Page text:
Thursday, March 4, 2010

Fountain Hills and Hot Tamales: 200K in North Phoenix

Having successfully completed the Saguaro National Park 300K brevet on Saturday, I decided to maximize my riding for the month by doing a permanent as well. Originally, the plan was to do it on Sunday, but Dad's birthday was Saturday and we had the party on Sunday. Dad trumps riding sometimes.

I picked out Mike Sturgill's North Phoenix and Fountain Hills 200K as a good follow up ride to the 300K. It was listed as "flatish" and for the most part it was. This being my off-season, I didn't want to overdo it and my chest was hurting due to bruised ribs and boughts of coughing after the dust on the 300K. It turned out to be a great choice.

I met Mike at the community college/park and ride near the start. Mike is one of those guys that I admire and potentially say hi to at the beginning of a brevet. His plan is to do the Cascades without needing to turn his lights on. I, on the other hand, will likely be recharging mine each night. Perhaps in a few years, my thighs will achieve epic status, but not right now.

In any case, after a few last instructions, I set out. The first few miles were along the streets of North Phoenix and I couldn't make a light to save my life. I hadn't really ever ridden in the area, so this was actually a good thing. Sometimes in urban riding, I fixate so much on the road and traffic, that I never bother to actually look at the scenery. Traffic lights give me an opportunity to do just that. I finally came to a bike path through a really beautiful park just along the highway. By this time, it was around 8:00 and though the sun was up and the cars were moving, it was still really quite scenic with many cactus and a few flowers starting to emerge. I then made my way to the canals where, for about 10 miles, I was treated to an amazing array of birds. There were some parrotish looking birds with bright green feathers and purple acccents, some plover-style birds and some others that looked a little like a long legged woodpecker. Not something I expected.

I passed a big amusement park in the Arabian style that made me think of rides when I was a little kid. The canals in Phoenix make for great riding with tunnels under most of the streets. It had rained very hard 2 nights before and there were some lingering puddles to splash through which was also fun. I finally turned onto 51st street and began the trek to more rural areas. There were some very nice neighborhoods in the next few miles; Phoenix definitely favors stucco over brick. I pulled into the first control at about 9:15 (32 miles) and bought some water.

The next section, Lake Pleasent Road and New River Road, were the most rural part of the ride. For miles, I really didn't see much in the way of buildings, just green desert. Yes, the desert is currently green. Every few years, Arizona gets lots of water, probably the result of El Nino. This year is turning out to be quite the wet one and I expect that there will be many flowers in the coming month or two. I dawdled a bit on this part just because the sun was out and I really was enjoying the scenery. I pulled into the RoadRunner Cafe just after noon, bought a coke at the bar and took off quickly.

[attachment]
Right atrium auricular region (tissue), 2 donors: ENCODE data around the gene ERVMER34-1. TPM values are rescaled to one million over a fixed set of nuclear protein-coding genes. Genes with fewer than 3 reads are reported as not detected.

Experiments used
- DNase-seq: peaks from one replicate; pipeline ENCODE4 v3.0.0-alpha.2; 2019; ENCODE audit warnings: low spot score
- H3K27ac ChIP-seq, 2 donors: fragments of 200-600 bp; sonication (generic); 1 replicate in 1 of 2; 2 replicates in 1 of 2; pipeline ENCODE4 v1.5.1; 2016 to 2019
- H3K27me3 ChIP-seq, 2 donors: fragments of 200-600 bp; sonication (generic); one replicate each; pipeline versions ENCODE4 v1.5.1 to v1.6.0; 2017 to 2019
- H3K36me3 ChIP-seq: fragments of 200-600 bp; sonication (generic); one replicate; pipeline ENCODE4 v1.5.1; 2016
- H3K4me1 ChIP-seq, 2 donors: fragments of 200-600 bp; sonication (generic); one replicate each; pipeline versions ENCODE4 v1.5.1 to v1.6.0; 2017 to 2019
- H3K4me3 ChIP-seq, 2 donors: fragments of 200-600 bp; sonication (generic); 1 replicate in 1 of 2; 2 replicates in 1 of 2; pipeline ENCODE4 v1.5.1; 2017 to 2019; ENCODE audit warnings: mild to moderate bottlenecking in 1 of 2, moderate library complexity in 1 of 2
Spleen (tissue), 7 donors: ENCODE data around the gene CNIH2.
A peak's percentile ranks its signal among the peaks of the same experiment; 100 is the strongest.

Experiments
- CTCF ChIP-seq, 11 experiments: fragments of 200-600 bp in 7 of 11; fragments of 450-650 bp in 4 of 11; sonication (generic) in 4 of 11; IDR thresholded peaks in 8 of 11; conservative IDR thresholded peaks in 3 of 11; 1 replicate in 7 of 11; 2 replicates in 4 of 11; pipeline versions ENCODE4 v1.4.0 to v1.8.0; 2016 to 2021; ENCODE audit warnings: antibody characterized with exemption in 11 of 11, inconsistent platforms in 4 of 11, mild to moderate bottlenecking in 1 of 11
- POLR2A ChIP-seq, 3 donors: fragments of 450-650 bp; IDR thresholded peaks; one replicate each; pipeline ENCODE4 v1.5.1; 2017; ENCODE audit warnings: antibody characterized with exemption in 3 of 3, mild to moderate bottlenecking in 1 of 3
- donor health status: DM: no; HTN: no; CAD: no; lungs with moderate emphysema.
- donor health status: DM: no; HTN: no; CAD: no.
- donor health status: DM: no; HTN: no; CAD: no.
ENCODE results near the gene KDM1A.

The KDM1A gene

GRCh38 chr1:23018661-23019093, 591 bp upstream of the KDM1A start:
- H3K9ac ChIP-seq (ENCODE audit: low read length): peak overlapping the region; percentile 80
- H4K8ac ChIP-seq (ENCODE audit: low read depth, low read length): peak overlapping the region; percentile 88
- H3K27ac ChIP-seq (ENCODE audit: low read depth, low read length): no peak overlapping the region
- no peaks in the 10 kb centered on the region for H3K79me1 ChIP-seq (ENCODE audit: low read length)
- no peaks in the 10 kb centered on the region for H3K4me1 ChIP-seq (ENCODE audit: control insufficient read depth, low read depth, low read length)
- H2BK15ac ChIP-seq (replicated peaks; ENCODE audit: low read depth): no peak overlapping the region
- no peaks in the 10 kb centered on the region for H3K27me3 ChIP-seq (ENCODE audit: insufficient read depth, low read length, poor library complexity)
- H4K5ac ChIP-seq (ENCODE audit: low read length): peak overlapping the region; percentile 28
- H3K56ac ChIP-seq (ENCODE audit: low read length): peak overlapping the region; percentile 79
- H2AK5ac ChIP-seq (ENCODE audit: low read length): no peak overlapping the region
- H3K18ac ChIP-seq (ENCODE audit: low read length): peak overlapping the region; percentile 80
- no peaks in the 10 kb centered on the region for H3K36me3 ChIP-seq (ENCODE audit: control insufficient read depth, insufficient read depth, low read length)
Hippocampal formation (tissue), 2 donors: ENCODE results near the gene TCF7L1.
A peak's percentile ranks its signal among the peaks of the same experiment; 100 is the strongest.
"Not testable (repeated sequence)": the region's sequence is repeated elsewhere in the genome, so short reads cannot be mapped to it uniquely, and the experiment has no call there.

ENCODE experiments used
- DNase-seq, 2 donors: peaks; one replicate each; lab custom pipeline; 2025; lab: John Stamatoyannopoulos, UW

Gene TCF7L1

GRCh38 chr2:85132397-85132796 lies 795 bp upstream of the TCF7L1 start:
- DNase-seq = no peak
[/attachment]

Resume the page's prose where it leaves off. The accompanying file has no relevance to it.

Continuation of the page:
The next few miles were a bit hillier than the previous ones. I passed through the town of New River and wound around quite a bit before hitting 74 and cruising for about 10 miles. At this point, I entered back into Scottsdale and turned onto Dynamite Road and beginning the ascent of 9 mile hill (okay the 5 mile side of it). Being from Minnesota, I don't get to do sustained climbs of more than a mile or two very often. This one was maybe 5%, but went on for about 5 miles before the Shell Station (control #4).   At the Shell Station, I pondered food options, by this time it was about 1:30.  Another cyclist showed up whom I had seen ascending the hill came in and said hello.  Seeing my indecision, he piped up, "hey, you should try these" and pointed to some refrigerated hot tamales.  "Wash it down with some of this Cactus - it's a great pick up".  I must have been really low on blood sugar, because I agreed that this was a good idea.  So much for trying something new - I took one bite, realized it was a bad idea and went back for a heath bar instead.  The Cactus stuff was okay, but I have to say that water is even better.
Shortly afterwards, I was climbing the final steps to the descent of 9 mile hill.  There was a spectacular view of the Rio Verde valley with a snow capped mountain in the distance.  It was about 75 degrees, perfect riding weather.  I had fun on that descent and was sad to see it go as I turned onto Forest Road.  The next 10 miles were uneventful as I wound my way through Scottsdale.  I hit the final Control at about 3:30 and headed up Palisades hill.  At this point, things got interesting.  I turned onto Shea Blvd for a 2 mile descent, but rush hour had apparently started because traffic was pretty thick.  It's one thing to scream down a hill at 35 mph, it's quite another to do it with a bunch of cars going 50.  Needless to say, I was happy to turn off.